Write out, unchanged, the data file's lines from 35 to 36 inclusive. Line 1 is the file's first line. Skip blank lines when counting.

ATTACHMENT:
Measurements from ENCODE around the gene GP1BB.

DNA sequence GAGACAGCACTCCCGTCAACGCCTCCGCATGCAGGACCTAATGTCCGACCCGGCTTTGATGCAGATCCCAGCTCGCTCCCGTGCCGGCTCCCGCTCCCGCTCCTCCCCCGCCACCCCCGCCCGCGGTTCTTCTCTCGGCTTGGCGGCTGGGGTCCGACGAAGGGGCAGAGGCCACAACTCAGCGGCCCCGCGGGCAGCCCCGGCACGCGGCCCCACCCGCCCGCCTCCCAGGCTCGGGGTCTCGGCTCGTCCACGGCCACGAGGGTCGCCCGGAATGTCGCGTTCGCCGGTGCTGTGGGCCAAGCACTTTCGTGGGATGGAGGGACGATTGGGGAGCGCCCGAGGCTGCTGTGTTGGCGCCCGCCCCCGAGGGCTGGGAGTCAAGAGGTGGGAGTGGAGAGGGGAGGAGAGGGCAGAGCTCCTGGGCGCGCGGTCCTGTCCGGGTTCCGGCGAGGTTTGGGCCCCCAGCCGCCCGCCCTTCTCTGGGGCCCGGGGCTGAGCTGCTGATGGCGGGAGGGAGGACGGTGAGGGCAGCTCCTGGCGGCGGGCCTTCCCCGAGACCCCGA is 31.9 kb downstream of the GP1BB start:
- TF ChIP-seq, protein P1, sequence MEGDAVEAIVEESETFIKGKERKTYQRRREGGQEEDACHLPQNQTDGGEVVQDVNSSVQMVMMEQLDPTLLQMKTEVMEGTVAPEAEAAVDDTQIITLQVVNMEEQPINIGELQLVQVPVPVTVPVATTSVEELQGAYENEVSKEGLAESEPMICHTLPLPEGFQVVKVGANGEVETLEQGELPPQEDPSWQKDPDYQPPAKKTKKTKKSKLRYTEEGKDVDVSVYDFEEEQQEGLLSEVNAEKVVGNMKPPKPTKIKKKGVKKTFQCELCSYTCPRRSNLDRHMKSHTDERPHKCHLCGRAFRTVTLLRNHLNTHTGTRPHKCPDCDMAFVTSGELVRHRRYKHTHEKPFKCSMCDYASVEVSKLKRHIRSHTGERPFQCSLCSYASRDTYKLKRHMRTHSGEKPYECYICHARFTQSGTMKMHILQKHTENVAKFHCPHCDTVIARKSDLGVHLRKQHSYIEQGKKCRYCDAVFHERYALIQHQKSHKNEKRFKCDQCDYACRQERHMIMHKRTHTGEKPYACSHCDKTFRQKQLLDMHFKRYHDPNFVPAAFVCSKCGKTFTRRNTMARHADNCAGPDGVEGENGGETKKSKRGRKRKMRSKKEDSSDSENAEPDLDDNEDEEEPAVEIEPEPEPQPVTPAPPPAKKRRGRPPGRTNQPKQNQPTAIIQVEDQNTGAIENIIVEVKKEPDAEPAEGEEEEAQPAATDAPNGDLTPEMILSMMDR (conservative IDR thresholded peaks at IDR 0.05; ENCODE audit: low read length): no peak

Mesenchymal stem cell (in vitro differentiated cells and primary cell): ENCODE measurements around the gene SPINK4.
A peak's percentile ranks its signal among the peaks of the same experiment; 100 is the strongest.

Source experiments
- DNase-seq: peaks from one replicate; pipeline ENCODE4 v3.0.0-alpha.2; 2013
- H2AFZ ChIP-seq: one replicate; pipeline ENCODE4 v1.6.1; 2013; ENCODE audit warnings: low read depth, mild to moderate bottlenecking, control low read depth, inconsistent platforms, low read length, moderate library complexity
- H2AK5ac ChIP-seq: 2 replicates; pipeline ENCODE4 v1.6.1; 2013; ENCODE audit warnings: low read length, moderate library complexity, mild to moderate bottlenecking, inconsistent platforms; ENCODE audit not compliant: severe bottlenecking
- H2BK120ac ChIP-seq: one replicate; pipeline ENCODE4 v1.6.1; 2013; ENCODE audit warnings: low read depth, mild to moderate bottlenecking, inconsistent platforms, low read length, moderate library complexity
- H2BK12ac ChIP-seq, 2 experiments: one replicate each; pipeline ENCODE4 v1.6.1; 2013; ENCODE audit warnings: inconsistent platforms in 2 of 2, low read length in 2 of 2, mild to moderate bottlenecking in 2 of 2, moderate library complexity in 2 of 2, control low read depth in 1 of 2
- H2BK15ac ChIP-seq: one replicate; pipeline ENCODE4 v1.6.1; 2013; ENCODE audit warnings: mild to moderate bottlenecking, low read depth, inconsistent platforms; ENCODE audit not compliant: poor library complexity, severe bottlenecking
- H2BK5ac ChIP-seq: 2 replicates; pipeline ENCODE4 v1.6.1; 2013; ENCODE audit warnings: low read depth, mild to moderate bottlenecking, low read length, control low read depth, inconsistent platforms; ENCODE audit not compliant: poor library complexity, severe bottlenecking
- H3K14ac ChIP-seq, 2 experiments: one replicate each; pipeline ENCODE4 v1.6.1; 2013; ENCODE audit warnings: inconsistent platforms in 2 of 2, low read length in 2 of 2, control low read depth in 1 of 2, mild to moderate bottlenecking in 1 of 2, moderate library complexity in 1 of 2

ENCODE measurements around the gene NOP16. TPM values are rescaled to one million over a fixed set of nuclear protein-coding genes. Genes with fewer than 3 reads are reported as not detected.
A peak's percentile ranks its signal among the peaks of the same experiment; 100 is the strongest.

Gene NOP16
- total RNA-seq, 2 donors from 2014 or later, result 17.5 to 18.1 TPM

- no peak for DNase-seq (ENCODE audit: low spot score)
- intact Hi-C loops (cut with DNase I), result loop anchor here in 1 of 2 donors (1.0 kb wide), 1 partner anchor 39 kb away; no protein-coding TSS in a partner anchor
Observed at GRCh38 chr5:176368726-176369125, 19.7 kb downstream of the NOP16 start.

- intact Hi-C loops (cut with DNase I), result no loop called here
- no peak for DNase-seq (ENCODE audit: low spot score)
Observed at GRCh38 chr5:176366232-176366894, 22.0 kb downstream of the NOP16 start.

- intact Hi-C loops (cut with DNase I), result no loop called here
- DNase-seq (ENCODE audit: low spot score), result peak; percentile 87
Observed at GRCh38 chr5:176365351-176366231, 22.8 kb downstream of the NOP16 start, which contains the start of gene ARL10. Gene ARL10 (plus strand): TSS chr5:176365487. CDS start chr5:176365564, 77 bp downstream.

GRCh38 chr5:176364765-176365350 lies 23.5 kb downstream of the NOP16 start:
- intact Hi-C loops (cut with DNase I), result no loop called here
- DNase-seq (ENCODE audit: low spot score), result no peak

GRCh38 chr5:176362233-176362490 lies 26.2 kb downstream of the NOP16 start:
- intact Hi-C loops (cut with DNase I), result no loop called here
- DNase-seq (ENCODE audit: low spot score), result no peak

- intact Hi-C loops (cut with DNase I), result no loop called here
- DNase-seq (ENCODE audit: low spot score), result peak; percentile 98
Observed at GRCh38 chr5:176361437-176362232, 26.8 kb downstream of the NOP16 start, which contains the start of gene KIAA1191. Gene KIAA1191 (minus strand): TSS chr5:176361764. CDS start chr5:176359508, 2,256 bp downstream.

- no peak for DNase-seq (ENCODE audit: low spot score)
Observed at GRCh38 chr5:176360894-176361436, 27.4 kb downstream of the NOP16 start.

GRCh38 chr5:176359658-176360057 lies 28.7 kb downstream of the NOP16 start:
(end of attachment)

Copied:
- DNase-seq (ENCODE audit: low spot score), result peak; percentile 98
Observed at GRCh38 chr5:176361437-176362232, 26.8 kb downstream of the NOP16 start, which contains the start of gene KIAA1191. Gene KIAA1191 (minus strand): TSS chr5:176361764. CDS start chr5:176359508, 2,256 bp downstream.